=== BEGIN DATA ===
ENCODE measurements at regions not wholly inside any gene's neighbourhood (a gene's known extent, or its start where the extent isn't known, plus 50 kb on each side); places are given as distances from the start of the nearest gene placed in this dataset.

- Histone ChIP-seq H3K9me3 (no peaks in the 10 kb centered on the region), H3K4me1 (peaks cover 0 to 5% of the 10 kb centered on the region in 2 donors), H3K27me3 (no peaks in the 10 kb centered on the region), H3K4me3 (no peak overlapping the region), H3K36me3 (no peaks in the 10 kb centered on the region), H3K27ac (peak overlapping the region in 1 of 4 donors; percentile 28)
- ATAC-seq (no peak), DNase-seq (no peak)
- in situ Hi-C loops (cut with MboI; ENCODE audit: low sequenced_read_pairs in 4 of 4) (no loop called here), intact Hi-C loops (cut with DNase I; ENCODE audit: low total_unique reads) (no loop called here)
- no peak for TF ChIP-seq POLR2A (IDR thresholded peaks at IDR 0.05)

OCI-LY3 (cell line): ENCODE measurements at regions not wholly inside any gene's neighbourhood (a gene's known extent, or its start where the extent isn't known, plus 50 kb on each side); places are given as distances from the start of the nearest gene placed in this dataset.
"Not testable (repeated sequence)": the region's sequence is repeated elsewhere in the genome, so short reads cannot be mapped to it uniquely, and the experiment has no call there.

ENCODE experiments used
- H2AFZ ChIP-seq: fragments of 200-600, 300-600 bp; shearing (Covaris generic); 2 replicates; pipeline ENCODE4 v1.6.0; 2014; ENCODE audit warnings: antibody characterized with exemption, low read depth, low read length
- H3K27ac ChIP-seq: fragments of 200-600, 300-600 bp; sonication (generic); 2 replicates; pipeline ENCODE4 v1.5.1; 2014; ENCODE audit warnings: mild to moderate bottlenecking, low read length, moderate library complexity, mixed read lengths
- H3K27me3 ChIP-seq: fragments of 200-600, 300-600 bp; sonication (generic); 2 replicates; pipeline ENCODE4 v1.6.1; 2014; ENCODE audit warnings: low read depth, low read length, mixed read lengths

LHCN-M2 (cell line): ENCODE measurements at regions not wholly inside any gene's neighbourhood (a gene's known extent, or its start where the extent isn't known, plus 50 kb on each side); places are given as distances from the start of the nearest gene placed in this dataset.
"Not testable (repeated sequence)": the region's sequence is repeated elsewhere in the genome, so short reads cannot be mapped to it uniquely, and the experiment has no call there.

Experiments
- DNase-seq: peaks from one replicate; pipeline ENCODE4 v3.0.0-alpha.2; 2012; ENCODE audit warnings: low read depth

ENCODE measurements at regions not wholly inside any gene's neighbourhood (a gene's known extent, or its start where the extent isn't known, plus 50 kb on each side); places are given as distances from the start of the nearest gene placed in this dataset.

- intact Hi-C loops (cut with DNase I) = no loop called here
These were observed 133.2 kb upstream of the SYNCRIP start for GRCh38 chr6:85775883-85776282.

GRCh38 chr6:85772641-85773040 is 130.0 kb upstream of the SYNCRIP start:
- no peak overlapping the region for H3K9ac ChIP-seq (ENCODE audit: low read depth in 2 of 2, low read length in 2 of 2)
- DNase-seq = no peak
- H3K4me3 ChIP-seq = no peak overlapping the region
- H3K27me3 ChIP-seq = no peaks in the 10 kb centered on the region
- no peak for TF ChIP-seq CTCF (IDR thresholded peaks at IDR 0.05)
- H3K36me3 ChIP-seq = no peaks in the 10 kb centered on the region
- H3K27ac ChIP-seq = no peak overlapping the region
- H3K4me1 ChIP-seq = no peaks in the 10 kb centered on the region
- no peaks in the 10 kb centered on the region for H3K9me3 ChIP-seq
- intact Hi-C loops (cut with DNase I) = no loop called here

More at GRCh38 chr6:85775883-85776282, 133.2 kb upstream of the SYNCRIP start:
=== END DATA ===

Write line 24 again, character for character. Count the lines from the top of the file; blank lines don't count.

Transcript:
- no peak for TF ChIP-seq CTCF (IDR thresholded peaks at IDR 0.05)